Like many great plant friendships, I was introduced to Johnnie Hagin by another plant friend, Demi Stearns. Johnnie lives a block away from my Tampa home. Her yard is the size of a small city plot, but her yard is another but traditional. Her diversity of plants is astonishing. Every time I visit, I discover another plant tucked in a corner that I want a cutting from.
Johnnie is a septuagenarian and has lived at her Tampa home for 50 years. When her husband, who loved St. Augustine grass, died, Johnnie dug up the yard and started planting. Today her entire front yard is a cornucopia of color. There is no grass on the property. Throughout the year the front seems to harmonize the blooms by color. Once a passerby stopped and said, “I really like your yard, but I like it in the pink phase more.”
Her backyard is a rotating crop of annual edibles mixed with pollen producing plants. At my latest visit, Johnnie had tomato plants that were taller than six feet and stretched along a ten-foot-long fence. Her holy basil was taller than her one-story house. Mexican oregano and other herbs cascaded down their distinctive pots, hitting the ground to go rogue.
Raised outside of Gainesville on a farm, she tells me her father planted vegetables, but wasn’t good at it.
“When I was real little my grandpa had a farm and I followed him around,” Johnnie recalls. “That is where I learned to really like gardening. It was nice. I watched him graft pear trees and grow a huge gardenia. All of our vegetables came from the farm.”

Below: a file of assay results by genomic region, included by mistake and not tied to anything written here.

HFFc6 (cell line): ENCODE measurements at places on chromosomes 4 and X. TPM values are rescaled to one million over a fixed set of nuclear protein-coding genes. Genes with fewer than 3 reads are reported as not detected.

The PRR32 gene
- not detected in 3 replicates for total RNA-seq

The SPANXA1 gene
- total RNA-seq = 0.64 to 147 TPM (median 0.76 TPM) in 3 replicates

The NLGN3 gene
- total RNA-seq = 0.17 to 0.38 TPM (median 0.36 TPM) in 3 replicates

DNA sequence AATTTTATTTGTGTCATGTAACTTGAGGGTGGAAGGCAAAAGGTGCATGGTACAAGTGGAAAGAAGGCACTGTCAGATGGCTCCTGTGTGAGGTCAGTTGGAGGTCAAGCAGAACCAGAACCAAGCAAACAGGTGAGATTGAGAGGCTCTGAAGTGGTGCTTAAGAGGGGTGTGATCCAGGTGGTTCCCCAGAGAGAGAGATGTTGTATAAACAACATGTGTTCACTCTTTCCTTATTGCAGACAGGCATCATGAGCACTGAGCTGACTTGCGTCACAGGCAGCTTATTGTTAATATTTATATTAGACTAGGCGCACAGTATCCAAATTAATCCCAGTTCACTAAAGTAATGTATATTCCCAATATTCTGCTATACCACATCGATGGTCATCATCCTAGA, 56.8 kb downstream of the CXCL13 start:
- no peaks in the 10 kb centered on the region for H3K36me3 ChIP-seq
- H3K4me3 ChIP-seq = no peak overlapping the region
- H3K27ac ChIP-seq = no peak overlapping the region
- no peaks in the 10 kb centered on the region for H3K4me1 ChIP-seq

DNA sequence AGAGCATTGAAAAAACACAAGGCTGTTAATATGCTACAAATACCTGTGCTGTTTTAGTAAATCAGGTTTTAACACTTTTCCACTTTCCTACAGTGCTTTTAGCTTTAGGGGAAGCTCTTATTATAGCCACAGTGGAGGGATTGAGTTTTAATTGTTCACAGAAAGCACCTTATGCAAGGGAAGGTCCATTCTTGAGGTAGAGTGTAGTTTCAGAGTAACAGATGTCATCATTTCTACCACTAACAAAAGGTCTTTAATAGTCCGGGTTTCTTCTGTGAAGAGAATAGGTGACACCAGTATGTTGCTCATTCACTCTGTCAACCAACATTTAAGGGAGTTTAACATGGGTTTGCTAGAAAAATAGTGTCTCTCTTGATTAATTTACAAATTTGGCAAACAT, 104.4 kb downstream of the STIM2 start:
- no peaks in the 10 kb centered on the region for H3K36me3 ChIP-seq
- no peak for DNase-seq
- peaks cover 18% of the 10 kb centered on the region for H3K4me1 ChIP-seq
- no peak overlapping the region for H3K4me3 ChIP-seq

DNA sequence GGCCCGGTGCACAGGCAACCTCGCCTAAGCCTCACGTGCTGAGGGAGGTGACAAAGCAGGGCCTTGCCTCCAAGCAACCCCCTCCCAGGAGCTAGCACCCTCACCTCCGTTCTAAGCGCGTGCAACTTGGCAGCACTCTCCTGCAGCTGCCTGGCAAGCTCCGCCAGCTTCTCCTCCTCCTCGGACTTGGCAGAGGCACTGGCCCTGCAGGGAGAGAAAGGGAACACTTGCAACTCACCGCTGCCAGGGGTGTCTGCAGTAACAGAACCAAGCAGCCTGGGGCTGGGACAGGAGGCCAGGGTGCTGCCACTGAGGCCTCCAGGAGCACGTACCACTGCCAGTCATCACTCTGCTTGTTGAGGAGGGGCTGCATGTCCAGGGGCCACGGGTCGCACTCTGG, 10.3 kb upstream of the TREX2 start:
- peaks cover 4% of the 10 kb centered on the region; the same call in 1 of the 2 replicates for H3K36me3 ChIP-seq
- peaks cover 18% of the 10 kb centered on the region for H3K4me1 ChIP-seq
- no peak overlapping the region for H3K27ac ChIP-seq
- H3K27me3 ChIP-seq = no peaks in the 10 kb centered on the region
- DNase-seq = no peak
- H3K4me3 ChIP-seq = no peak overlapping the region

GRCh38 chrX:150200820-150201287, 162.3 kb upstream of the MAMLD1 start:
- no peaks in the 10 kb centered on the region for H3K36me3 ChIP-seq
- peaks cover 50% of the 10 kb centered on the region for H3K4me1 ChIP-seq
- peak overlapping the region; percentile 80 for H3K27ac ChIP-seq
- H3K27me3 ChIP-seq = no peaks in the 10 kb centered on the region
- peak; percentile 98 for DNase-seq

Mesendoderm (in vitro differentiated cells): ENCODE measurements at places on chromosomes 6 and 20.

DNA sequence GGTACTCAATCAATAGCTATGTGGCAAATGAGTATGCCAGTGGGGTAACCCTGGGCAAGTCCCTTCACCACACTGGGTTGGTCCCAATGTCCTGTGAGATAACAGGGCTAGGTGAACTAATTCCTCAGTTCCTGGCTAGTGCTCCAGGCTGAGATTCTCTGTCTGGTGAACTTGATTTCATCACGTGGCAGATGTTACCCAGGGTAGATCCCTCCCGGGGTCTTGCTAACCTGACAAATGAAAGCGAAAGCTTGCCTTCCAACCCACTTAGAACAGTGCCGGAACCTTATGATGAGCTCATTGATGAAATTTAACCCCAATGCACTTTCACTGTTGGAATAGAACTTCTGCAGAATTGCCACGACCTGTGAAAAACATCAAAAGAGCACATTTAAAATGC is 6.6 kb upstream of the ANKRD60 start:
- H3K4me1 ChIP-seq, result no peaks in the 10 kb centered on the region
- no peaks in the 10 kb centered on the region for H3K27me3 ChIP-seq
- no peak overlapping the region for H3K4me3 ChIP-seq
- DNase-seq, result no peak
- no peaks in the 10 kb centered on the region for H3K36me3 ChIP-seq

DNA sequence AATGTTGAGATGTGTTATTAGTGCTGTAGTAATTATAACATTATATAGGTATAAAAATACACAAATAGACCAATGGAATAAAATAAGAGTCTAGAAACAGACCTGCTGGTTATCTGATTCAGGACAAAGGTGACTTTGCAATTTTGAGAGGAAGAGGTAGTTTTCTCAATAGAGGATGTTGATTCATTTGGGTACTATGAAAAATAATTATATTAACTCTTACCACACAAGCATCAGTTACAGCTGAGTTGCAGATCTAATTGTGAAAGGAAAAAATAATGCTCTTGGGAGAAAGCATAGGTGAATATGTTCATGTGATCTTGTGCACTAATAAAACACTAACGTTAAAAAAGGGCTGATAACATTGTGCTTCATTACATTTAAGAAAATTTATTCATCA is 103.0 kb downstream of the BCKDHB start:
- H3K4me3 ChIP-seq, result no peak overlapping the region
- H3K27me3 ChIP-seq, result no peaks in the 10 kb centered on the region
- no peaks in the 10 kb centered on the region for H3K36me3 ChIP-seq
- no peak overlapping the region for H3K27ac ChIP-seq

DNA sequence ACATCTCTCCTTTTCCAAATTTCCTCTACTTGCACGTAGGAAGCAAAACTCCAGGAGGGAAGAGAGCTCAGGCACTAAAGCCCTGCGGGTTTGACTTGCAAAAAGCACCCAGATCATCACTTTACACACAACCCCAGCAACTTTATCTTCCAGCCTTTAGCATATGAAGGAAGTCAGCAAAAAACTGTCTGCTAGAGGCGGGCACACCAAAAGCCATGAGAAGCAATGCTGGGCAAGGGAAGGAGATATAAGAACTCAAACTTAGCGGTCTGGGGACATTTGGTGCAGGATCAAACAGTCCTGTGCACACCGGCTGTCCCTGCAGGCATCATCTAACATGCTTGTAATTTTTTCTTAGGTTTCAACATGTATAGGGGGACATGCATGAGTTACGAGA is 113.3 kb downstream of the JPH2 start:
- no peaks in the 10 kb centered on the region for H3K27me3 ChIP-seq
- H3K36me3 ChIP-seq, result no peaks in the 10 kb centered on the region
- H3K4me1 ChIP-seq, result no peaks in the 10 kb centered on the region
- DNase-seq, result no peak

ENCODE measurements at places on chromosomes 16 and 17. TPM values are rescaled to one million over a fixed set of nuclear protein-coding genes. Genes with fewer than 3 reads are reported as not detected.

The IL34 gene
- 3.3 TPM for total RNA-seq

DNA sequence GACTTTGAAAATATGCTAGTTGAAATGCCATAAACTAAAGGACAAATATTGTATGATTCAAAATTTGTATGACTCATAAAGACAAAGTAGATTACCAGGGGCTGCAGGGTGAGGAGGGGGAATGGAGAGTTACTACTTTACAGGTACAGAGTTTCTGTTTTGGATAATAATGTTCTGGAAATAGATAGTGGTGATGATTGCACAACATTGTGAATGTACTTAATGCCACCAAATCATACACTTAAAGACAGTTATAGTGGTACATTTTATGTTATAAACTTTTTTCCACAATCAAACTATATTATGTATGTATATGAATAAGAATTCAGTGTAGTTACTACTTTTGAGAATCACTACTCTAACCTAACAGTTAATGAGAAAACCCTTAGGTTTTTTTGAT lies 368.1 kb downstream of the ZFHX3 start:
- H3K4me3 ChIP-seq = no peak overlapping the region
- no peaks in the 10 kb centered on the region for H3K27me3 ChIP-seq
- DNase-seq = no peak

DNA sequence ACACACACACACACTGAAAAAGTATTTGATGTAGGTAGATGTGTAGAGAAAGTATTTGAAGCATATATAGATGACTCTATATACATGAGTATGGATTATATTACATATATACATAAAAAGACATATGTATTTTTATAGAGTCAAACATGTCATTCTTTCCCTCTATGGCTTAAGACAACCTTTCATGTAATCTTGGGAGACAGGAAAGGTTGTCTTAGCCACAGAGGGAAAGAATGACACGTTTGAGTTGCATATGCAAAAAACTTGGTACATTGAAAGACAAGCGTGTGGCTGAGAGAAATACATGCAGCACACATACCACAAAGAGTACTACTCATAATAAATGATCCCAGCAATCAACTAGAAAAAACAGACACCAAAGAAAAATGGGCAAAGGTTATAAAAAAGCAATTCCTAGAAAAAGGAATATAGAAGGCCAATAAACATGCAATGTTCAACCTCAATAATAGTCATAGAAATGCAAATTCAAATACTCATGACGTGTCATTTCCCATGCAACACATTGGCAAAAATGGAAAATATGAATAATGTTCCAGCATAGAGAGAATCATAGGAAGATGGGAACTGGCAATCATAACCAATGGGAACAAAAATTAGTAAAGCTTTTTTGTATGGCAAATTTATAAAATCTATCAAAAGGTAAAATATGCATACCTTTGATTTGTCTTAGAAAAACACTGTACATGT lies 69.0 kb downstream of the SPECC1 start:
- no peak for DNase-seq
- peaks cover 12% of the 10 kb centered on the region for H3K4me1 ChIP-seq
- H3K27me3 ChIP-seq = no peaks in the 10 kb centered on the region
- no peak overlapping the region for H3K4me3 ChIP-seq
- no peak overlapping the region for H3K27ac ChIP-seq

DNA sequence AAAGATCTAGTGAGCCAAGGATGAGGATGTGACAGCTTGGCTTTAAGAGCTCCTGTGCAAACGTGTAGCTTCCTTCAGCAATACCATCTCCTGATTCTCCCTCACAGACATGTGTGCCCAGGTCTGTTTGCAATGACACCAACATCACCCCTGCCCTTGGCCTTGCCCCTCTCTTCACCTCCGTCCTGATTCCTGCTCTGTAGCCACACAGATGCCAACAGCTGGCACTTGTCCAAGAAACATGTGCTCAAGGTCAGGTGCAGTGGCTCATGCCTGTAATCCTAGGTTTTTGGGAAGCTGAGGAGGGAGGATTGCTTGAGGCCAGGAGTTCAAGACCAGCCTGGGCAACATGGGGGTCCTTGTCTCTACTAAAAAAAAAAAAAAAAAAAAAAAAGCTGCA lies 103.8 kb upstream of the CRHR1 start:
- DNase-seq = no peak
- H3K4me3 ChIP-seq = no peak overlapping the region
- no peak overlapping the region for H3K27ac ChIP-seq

Johnnie is a licensed therapeutic massage therapist who works out of her home. Due to her personality, her business has grown by word of mouth. She has never advertised. When she started her yard transformation, she asked one of her clients Bruno for advice.
“He really taught me how to mix the soils because I kept losing everything I would put in the yard. It would just die,” Johnnie says. This was due to her yard soil only consisting of sand, which many Floridians can relate to. “I was bringing in mulch and leaves, but Bruno showed me how to mix the soil.”
And then Johnnie had to overcome another hurdle.
Every two to three years we would have a freeze and she would lose everything. So Johnnie went around and looked at all the medians to see what survived and got those plants. She put liriope, an herbaceous flowering perennial, as a permanent base and added flowerpots and tree pots so she could control the soil.
“And if I could only control the opossum, I would be in business,” she adds half-jokingly.
When I ask her how she achieves the size of her herbs and vegetables in her backyard, she tells me the secrete soil mixture.
“I cling to this friend whose daughter has horses. I would do almost anything for her to get horse manure. I create my own compost with horse manure and sawdust,” she teaches me. “I have no problems growing in containers.”
In addition to learning from Bruno, she has learned quite a bit of gardening from our mutual friend Demi. Johnnie also watches TV and reads articles and magazines regarding Florida specific gardening.